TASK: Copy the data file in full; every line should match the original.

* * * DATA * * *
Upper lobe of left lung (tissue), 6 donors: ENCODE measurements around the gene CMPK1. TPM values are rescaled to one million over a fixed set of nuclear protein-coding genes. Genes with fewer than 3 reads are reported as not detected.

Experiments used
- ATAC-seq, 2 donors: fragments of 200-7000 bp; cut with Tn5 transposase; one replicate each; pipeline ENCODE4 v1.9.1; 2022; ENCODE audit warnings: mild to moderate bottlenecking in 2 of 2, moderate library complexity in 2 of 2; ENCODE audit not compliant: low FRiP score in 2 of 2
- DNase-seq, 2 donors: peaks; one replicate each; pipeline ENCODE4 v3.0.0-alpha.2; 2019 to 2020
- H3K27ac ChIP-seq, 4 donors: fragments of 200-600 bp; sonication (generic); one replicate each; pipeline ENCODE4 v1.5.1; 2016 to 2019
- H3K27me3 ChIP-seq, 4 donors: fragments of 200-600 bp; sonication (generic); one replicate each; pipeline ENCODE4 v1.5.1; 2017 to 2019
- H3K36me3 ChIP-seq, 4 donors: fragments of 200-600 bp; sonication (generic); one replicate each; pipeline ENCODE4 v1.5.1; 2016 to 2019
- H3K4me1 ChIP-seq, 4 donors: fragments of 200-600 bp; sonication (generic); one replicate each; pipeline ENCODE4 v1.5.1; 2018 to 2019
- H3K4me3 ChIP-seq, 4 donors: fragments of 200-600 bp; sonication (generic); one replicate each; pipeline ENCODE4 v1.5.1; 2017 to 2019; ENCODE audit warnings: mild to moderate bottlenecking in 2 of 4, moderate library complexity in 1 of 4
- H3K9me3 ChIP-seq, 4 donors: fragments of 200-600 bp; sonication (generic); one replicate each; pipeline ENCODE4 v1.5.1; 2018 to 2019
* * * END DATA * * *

Upper lobe of left lung (tissue), 6 donors: ENCODE measurements around the gene CMPK1. TPM values are rescaled to one million over a fixed set of nuclear protein-coding genes. Genes with fewer than 3 reads are reported as not detected.

Experiments used
- ATAC-seq, 2 donors: fragments of 200-7000 bp; cut with Tn5 transposase; one replicate each; pipeline ENCODE4 v1.9.1; 2022; ENCODE audit warnings: mild to moderate bottlenecking in 2 of 2, moderate library complexity in 2 of 2; ENCODE audit not compliant: low FRiP score in 2 of 2
- DNase-seq, 2 donors: peaks; one replicate each; pipeline ENCODE4 v3.0.0-alpha.2; 2019 to 2020
- H3K27ac ChIP-seq, 4 donors: fragments of 200-600 bp; sonication (generic); one replicate each; pipeline ENCODE4 v1.5.1; 2016 to 2019
- H3K27me3 ChIP-seq, 4 donors: fragments of 200-600 bp; sonication (generic); one replicate each; pipeline ENCODE4 v1.5.1; 2017 to 2019
- H3K36me3 ChIP-seq, 4 donors: fragments of 200-600 bp; sonication (generic); one replicate each; pipeline ENCODE4 v1.5.1; 2016 to 2019
- H3K4me1 ChIP-seq, 4 donors: fragments of 200-600 bp; sonication (generic); one replicate each; pipeline ENCODE4 v1.5.1; 2018 to 2019
- H3K4me3 ChIP-seq, 4 donors: fragments of 200-600 bp; sonication (generic); one replicate each; pipeline ENCODE4 v1.5.1; 2017 to 2019; ENCODE audit warnings: mild to moderate bottlenecking in 2 of 4, moderate library complexity in 1 of 4
- H3K9me3 ChIP-seq, 4 donors: fragments of 200-600 bp; sonication (generic); one replicate each; pipeline ENCODE4 v1.5.1; 2018 to 2019